For help with confirming consistency, enter the Information Ratio. The Information Ratio is a lot like the Sharpe Ratio in that it's a measure of return per unit of risk. The difference is that while the Sharpe Ratio measures total returns against total risk (measured by the portfolio's standard deviation), the Information Ratio measures the manager's historic alphas against the volatility of his alphas. The more consistently a manager has been able to deliver a given level of alpha, the higher his Information Ratio. So, if two managers in a given asset class have equal alphas, but one has a higher Information Ratio, then he is the superior manager on a risk-adjusted basis. In general, you'll want the Sharpe Ratio to be higher than one, indicating that the manager is being paid for the risk he is incurring. (Tip: The Sharpe Ratio is, ironically enough, a blunt instrument. Because its denominator includes deviations in both directions, the Sharpe Ratio perversely punishes managers for volatility on the upside. To avoid this, some analysts use the Sortino Ratio, which is just like the Sharpe Ratio except that only downside volatility — either absolute or below a certain target return — is used in the risk computation.)

Capture the Market

Again, be advised: Though alpha is a tremendous tool, MPT statistics have little predictive value on their own. You'll have to assess whether the alpha delivered by the manager in the past is sustainable in the future. You'll also want to know the manager's upside and downside capture ratios. Simply put, capture ratio indicates how much of a bull (or bear) market a manager captures. An upside capture ratio of 1.25 means the manager's upside historically has beat the market by 25 percent during bull markets. A downside capture ratio of 0.75 means the manager falls only 75 percent as much as the market during declines.

Experts advise caution when using this metric. “You use the capture ratio in different ways at different times,” says Margaret Starner, a CFP and Raymond James-affiliated advisor in Coral Gables, Fla. “During bull markets like the one in the late 1990s, the deep value manager's not going to capture anything.” The bottom line: Don't just look for high upside capture ratios — make sure you take into account how any given manager is going to fit into your client's portfolio.

The next steps are to compare a manager or fund with an appropriate benchmark and identify how closely correlated he or it is with an accepted bogey. R-squared — a number obtained from a detailed comparison of investment returns from two or more portfolios — quantifies how much of a portfolio's volatility is explained by the movement of its benchmark (an R-squared of 100 percent indicates a perfect correlation) and its beta, a metric that quantifies how volatile an investment has been compared to its benchmark. (A beta of 1.3 means the portfolio is 30 percent more volatile than its benchmark.)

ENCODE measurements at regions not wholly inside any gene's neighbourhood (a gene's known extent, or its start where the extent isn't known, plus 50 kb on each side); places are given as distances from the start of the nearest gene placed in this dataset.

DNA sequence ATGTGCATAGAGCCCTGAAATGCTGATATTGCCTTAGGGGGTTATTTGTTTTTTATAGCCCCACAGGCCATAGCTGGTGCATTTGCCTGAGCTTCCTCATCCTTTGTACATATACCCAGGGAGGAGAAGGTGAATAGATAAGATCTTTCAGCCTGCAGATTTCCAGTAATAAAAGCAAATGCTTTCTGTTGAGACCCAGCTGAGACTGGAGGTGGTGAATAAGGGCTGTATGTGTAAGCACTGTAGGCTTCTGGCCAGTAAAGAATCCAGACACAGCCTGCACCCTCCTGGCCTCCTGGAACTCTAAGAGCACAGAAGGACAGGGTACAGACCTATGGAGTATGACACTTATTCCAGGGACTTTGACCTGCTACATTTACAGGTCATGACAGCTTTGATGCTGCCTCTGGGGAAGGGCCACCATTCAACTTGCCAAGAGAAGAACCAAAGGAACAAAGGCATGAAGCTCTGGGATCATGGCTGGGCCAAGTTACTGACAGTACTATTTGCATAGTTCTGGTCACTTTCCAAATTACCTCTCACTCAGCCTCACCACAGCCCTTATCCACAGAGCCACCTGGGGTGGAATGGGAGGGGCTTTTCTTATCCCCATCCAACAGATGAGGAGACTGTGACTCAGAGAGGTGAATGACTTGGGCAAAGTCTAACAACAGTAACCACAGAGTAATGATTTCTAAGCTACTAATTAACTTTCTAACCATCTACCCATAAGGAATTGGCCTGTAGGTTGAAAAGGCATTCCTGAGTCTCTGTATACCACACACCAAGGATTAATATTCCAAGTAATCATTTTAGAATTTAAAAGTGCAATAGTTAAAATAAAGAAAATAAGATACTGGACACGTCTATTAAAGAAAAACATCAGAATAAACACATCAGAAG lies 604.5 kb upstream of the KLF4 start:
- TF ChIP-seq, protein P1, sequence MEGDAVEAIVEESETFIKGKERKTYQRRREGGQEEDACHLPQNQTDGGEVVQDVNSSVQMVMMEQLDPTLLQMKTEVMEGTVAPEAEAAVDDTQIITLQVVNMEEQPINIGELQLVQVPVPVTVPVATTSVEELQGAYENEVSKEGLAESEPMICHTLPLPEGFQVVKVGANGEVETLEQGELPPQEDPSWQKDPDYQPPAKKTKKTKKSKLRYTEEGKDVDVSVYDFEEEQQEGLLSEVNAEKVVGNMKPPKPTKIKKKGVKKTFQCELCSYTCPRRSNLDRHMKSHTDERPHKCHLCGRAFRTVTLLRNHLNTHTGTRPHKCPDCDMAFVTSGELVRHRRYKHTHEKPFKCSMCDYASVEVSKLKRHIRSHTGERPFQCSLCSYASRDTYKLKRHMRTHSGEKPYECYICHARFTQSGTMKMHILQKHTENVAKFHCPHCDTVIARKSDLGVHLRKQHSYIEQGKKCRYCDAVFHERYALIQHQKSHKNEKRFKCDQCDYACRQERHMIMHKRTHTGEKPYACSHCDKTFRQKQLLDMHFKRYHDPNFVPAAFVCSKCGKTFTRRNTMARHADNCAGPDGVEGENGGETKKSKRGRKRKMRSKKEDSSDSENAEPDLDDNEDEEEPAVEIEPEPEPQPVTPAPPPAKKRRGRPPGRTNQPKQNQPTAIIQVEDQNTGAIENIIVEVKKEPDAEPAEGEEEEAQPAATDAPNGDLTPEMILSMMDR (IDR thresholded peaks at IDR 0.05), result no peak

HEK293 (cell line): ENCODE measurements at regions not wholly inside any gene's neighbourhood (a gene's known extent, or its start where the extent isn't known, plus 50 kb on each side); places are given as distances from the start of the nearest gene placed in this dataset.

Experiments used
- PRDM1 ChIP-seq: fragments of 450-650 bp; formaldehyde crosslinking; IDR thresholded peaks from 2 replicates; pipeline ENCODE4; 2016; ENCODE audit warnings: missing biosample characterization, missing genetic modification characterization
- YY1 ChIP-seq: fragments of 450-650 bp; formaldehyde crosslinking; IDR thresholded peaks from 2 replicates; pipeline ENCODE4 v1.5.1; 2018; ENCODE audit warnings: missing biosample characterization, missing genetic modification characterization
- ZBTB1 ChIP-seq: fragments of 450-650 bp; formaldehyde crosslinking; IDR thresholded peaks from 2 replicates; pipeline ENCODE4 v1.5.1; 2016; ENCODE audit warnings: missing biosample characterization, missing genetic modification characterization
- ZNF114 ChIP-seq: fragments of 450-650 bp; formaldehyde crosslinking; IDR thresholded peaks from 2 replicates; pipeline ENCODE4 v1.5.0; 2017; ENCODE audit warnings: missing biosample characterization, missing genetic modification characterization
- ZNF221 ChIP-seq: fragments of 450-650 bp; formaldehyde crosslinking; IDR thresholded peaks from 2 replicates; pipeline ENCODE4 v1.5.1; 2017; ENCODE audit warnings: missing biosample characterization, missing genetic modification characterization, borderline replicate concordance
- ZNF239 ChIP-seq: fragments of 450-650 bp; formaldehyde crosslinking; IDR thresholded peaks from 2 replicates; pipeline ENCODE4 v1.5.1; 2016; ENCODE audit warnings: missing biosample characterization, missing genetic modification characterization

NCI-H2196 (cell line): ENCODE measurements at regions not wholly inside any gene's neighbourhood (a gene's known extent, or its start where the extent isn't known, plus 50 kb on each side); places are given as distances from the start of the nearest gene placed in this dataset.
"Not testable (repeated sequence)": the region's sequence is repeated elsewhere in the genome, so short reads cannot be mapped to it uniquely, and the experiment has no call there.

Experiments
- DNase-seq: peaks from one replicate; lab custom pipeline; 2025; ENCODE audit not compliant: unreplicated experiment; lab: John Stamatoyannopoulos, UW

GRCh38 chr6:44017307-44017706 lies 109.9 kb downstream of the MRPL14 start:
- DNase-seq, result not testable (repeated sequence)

Look for any incongruities between the manager's stated methodology and objective and his actual performance. For instance, Phil Kosmala, a former SEC compliance officer who now is manager of investment research at consulting company DiMeo Schneider in Chicago, recalls one instance in which an analysis of one high-alpha manager revealed some incongruities vis-à-vis his benchmark. In essence, there was no way the manager could be doing as well as he was given the market in which he toiled. Kosmala took a closer look. It turned out that the manager was juicing up returns — and his alpha — by flipping IPOs in a hot but temporary market. “Not sustainable,” summed up Kosmala. The manager was removed from DiMeo Schneider's recommended list.

Style Box

Since even alpha can be manipulated in the short term, you should understand that you have to use this metric carefully and in conjunction with other statistics. If R-squared to the benchmark is low (again, below 0.80), then alpha is not a useful comparison. Alpha is only useful within a tightly defined style box comparing managers with very similar market cap weightings and performance objectives. Presumably, your firm's due diligence department has already considered such issues and examined the asset manager's transparency to verify his stated use of leverage and long/short ratios, among other metrics, in confirming his integrity. “I'm looking for a manager with a style I can pinpoint,” says Matthew Lum, an advisor with Sentinel Capital Management in Santa Barbara, Calif.

Others, however, argue that money managers don't like being pigeonholed, particularly hedge fund managers who, unlike their mutual fund colleagues, aren't necessarily bound to any particular strategy. “What you're really looking for from a hedge fund manager is absolute returns,” says Jamie Dinan, senior managing director of York Capital Management in New York. “You need to ask yourself, if the market goes up 10 percent will I make money, and if the market goes down 10 percent will I not lose money?”